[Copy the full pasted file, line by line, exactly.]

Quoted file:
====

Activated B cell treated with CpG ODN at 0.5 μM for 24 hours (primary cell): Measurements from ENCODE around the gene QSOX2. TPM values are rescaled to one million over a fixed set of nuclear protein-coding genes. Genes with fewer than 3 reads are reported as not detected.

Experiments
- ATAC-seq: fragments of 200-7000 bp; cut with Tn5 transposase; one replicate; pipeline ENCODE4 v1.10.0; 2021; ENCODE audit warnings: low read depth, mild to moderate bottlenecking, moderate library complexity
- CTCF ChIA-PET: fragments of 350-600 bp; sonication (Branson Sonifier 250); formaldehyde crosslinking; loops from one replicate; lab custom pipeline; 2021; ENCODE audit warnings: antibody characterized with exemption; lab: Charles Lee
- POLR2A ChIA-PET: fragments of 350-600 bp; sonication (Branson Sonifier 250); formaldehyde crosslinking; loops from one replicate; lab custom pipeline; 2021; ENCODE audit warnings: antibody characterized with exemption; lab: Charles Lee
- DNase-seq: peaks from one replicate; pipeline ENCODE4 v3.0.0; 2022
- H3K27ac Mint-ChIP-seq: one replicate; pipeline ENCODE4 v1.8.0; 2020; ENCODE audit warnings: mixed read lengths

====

Activated B cell treated with CpG ODN at 0.5 μM for 24 hours (primary cell): Measurements from ENCODE around the gene QSOX2. TPM values are rescaled to one million over a fixed set of nuclear protein-coding genes. Genes with fewer than 3 reads are reported as not detected.

Experiments
- ATAC-seq: fragments of 200-7000 bp; cut with Tn5 transposase; one replicate; pipeline ENCODE4 v1.10.0; 2021; ENCODE audit warnings: low read depth, mild to moderate bottlenecking, moderate library complexity
- CTCF ChIA-PET: fragments of 350-600 bp; sonication (Branson Sonifier 250); formaldehyde crosslinking; loops from one replicate; lab custom pipeline; 2021; ENCODE audit warnings: antibody characterized with exemption; lab: Charles Lee
- POLR2A ChIA-PET: fragments of 350-600 bp; sonication (Branson Sonifier 250); formaldehyde crosslinking; loops from one replicate; lab custom pipeline; 2021; ENCODE audit warnings: antibody characterized with exemption; lab: Charles Lee
- DNase-seq: peaks from one replicate; pipeline ENCODE4 v3.0.0; 2022
- H3K27ac Mint-ChIP-seq: one replicate; pipeline ENCODE4 v1.8.0; 2020; ENCODE audit warnings: mixed read lengths